Making Cold Process Soap Cupcakes

making-cold-process-soap-cupcakes

I have always found things that are dressed up as other things extremely adorable. Whether it’s babies dressed as animals, or animals dressed as other animals, or soap dressed up as dessert food, there’s something appealing about the ability to morph our concept of reality into something surreal. For me, this has been soap cupcakes!

Making soap has incredible challenges, but trying to make soap look like cupcakes comes with an even greater challenge…especially because I consider myself piping-disabled. “Piping” is the jovial term given to the extraordinarily difficult task of forming the the whirls and swirls with batter that you find on cupcakes. The main difference between cupcakes and soap = if I get soap batter on me, I can burn my skin off. This challenge, added to the quick-dry factor, makes the need to work simultaneously quickly and meticulously extra complicated.

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The preparation.
*First piece of advice. If you have NEVER made cold process soap, you MUST go to Soapqueen.com and watch ALL of the videos. This is an advanced recipe for advanced soap-makers.

To prep, here are the materials you’ll need:

The ingredients, most of which can be purchased at Bulk Apothecary!:

Steps:

  1. Set up your work space so that is clear of any debris and you have access to all of your tools. Make sure all of your utensils and bowls have been disinfected with a 5% bleach to water solution. Put on all of your safety equipment, including long sleeves, long pants, and closed shoes.
  2. Measure 5.7 ounces of sodium hydroxide into a mason jar and then add to 16 ounces of distilled water. Make sure this is done in a plastic jug. Stir thoroughly in a ventilated space. Let cool.
  3. Mix .2 ounces of water with titanium dioxide in a mason jar.
  4. Mix .2 ounces of sunflower oil to with purple mica powder in another mason jar.
  5. Measure out lavender fragrance in last mason jar.
  6. Set up piping bag with Wilson D2 piping attachment.
  7. Add all remaining oils to one bowl and heat in a double boiler. Once all oils have been completely melted, set aside to cool.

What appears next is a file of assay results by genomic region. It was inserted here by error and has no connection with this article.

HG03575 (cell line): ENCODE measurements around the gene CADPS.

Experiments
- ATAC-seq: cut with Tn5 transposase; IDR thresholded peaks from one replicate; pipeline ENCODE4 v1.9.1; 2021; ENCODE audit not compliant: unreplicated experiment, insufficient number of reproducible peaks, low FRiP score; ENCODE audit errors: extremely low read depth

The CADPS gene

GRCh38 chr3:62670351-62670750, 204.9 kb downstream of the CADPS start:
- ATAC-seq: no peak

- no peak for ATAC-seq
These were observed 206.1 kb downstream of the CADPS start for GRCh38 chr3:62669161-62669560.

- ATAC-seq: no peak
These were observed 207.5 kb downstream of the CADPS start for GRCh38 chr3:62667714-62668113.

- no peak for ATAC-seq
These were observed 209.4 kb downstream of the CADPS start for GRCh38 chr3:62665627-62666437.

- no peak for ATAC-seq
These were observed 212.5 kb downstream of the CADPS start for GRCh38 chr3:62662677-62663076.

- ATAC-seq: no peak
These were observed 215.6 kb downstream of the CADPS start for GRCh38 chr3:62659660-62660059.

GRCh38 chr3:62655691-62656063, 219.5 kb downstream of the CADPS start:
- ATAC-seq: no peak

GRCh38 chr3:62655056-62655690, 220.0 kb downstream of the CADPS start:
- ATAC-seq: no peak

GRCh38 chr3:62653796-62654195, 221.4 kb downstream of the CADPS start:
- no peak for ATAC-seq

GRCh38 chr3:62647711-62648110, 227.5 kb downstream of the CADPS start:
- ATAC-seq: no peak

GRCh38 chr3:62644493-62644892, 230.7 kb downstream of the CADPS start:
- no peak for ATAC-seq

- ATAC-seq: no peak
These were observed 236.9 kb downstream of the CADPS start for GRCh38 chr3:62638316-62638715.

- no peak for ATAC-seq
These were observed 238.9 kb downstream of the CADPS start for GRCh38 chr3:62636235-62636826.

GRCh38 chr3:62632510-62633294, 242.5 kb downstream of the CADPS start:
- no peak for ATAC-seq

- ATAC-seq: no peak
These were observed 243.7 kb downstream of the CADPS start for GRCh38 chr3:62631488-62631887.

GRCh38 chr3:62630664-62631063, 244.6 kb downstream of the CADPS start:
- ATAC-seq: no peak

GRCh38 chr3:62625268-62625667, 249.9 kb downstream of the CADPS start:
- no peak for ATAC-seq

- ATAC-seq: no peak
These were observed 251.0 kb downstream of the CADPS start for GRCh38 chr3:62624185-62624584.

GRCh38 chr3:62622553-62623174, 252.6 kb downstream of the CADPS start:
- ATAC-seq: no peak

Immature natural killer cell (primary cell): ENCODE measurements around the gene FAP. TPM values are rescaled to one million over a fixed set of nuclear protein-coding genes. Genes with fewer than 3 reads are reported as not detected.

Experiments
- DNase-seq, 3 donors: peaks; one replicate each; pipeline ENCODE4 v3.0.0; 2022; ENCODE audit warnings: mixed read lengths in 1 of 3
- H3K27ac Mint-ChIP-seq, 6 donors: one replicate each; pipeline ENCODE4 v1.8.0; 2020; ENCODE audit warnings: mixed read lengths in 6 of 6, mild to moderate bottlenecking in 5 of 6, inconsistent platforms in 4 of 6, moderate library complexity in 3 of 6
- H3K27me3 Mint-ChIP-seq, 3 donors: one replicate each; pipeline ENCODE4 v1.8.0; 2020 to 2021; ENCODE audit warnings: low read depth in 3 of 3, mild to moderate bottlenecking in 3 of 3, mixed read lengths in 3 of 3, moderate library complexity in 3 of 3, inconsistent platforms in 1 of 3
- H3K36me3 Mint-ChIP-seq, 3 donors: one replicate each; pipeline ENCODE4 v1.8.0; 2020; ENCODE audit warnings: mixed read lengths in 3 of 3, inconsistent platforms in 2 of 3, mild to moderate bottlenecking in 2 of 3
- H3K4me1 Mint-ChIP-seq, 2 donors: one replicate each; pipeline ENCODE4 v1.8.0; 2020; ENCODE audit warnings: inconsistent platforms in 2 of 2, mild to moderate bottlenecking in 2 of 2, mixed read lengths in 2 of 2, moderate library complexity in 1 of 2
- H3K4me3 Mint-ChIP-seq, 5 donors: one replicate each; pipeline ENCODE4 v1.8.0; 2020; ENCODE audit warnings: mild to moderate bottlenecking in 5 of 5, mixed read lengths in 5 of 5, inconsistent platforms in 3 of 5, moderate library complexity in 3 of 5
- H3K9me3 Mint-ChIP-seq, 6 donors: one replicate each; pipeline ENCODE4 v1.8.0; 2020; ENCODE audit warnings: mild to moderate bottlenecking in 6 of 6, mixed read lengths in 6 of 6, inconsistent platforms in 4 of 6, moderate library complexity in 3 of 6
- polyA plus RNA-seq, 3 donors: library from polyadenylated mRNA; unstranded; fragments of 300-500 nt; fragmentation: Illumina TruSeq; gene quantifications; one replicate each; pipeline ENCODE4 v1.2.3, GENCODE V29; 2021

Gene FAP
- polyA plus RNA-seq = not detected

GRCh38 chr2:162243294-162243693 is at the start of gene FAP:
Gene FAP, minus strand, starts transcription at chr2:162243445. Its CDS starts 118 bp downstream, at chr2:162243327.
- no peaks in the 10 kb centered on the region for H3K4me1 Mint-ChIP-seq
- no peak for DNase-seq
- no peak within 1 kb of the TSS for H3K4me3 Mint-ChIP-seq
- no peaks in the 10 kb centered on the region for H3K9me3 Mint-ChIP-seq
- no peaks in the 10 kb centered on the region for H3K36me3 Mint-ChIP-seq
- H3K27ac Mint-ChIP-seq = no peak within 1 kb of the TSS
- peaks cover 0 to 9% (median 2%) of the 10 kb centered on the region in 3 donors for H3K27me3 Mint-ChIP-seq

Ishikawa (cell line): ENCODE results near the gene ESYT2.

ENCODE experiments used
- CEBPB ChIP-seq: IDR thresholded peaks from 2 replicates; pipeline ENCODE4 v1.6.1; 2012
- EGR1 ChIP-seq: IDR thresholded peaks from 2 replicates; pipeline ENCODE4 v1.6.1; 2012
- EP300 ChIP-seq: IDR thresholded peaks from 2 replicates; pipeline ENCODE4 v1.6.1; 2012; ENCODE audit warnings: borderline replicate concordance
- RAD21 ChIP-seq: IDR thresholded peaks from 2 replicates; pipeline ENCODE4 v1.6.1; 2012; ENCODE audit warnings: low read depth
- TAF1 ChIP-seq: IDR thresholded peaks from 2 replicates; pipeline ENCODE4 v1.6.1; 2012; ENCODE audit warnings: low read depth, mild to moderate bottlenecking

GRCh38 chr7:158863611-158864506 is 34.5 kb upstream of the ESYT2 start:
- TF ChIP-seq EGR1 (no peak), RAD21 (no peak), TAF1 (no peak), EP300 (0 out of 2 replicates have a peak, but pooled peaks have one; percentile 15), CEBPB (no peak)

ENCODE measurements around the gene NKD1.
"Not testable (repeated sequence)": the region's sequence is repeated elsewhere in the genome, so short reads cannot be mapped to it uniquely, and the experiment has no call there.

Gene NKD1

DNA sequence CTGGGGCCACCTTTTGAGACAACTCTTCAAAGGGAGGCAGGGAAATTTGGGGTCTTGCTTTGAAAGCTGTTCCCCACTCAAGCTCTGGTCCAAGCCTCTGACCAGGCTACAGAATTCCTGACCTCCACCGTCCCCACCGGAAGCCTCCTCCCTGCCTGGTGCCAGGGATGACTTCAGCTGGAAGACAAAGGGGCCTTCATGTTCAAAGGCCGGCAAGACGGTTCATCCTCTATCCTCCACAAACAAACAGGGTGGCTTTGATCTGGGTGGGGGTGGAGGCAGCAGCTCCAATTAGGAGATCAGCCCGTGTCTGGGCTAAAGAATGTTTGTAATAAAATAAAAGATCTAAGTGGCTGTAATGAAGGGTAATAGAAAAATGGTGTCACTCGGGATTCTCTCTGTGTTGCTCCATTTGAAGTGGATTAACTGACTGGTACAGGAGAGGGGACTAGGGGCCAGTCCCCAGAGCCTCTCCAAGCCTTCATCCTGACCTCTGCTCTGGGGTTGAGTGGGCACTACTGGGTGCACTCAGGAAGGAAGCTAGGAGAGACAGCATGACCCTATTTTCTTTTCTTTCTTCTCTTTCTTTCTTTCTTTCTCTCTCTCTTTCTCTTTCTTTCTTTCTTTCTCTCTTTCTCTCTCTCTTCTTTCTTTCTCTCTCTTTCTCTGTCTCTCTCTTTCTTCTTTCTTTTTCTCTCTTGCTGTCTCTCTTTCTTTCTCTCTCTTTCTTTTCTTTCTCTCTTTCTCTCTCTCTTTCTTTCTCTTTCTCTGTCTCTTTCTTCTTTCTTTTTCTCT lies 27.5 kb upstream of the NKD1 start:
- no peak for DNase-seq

8. Once oils and lye water have been cooled to approximately 115-120 degrees Fahrenheit, slowly mix lye water into oils.
  9. Hand blend batter until you have a light trace, then add fragrance while continuing to pulse hand blender until you reach medium trace.
  10. Separate about 4 cups of batter into Pyrex and add titanum dioxide solution. Whisk until color becomes white.
  11. Slowly pour the white batter into the silicone mold, filling almost to the top of each mold. Set aside. (If you have any extra batter, just add it to the main bowl. If not enough, add more and repeat the step.)
  12. Mix purple mica solution with a whisk into the remaining batter. Use hand blender to mix until you have a very thick trace. If color is not purple enough, make more purple/sunflower oil solution.Set aside to cool for about 3-5 minutes.
  13. Once purple batter has become thick like pudding, start adding to piping bag. Don’t overfill!
  14. Pipe in the center of each cupcake until you have about an inch of height for your “flower”. Repeat for all 12.
  15. Add more batter to piping bag, and pipe around the “flower” to create a foundation layer.
  16. Add more batter, and pipe quickly around the “flower,” on top of your foundation, until you come to a natural center for all cupcakes.
  17. Add glitter, and you’re done!

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2 thoughts on “Making Cold Process Soap Cupcakes

  1. Lye should not be mixed in glass or even Pyrex. It will etch into glass and it will fail with catastrophic results. Stainless steel is the way to go every time.

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    1. Hi Siobhan! Thanks for your comment. We completely agree, as it says in our step #2 instructions. We use the Pyrex to mix our titanium dioxide and pour the base batter. We highly recommend you check out Soapqueen.com; she also has a video of the very process. Happy soaping!

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